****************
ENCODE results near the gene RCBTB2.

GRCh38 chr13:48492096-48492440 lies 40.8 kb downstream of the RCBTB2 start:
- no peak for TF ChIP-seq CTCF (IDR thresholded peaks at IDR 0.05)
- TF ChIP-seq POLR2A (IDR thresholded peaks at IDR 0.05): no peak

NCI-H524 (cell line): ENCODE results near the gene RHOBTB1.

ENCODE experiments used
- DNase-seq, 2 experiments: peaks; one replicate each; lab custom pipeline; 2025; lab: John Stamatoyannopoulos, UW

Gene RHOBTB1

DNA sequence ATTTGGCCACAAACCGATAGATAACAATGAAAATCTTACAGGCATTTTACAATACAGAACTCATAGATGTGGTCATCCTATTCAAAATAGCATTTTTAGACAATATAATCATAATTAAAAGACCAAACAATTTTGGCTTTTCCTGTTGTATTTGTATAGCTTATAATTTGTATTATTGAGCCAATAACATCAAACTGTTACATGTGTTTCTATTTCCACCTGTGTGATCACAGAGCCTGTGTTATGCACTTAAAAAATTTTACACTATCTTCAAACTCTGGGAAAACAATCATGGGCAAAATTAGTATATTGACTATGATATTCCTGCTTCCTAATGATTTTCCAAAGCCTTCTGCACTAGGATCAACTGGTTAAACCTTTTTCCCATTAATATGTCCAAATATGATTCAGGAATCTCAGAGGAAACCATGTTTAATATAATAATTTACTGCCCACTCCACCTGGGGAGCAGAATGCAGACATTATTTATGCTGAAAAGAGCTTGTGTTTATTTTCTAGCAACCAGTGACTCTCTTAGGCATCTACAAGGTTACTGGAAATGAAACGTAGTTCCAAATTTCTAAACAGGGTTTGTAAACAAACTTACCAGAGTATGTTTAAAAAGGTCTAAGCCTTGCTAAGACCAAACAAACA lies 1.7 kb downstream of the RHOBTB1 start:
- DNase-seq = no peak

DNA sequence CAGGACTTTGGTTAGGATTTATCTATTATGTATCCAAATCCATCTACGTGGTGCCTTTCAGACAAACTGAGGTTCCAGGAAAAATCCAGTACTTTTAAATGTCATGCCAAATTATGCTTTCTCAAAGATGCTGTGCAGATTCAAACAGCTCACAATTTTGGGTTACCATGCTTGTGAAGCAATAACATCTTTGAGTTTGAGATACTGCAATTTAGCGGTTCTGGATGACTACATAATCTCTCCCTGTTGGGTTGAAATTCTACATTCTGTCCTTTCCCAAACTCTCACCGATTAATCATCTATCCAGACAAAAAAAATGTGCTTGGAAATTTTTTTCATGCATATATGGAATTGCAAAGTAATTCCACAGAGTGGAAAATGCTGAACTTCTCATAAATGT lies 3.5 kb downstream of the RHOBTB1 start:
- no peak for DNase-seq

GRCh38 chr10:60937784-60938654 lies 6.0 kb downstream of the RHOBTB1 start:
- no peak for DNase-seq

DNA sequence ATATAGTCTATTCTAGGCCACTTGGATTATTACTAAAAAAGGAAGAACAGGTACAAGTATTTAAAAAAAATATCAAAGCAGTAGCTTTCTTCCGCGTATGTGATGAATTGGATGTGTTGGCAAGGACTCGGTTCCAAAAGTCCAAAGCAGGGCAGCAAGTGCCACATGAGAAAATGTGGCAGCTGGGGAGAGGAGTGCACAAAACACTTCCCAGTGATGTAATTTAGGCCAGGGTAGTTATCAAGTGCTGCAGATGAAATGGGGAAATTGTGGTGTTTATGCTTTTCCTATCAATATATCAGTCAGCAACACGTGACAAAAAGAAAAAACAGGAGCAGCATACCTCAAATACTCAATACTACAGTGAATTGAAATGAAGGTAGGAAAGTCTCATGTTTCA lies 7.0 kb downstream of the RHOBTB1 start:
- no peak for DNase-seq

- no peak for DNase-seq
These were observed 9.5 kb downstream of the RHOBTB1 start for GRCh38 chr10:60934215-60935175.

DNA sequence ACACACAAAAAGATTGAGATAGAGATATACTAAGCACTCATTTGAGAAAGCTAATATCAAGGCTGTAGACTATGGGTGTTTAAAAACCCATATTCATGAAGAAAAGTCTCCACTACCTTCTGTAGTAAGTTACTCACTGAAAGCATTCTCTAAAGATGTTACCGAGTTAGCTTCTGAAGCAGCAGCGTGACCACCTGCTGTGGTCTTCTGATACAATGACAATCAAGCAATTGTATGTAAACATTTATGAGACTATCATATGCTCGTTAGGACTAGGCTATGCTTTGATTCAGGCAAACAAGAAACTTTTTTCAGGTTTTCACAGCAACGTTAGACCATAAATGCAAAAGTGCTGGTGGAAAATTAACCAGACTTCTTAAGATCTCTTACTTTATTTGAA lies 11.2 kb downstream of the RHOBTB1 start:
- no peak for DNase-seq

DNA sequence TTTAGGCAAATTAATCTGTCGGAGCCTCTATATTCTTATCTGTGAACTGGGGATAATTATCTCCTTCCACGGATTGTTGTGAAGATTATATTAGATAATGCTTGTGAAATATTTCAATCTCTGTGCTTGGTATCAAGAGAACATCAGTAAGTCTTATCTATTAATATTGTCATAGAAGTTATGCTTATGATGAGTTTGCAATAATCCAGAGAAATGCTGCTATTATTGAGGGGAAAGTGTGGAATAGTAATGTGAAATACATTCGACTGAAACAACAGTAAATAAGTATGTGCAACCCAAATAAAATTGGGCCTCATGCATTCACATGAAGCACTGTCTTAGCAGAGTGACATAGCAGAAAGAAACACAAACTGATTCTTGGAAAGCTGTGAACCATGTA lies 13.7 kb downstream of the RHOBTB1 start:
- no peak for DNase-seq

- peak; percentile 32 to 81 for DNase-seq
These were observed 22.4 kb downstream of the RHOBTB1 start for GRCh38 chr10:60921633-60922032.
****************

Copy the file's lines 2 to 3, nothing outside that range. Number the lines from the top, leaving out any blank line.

GRCh38 chr13:48492096-48492440 lies 40.8 kb downstream of the RCBTB2 start:
- no peak for TF ChIP-seq CTCF (IDR thresholded peaks at IDR 0.05)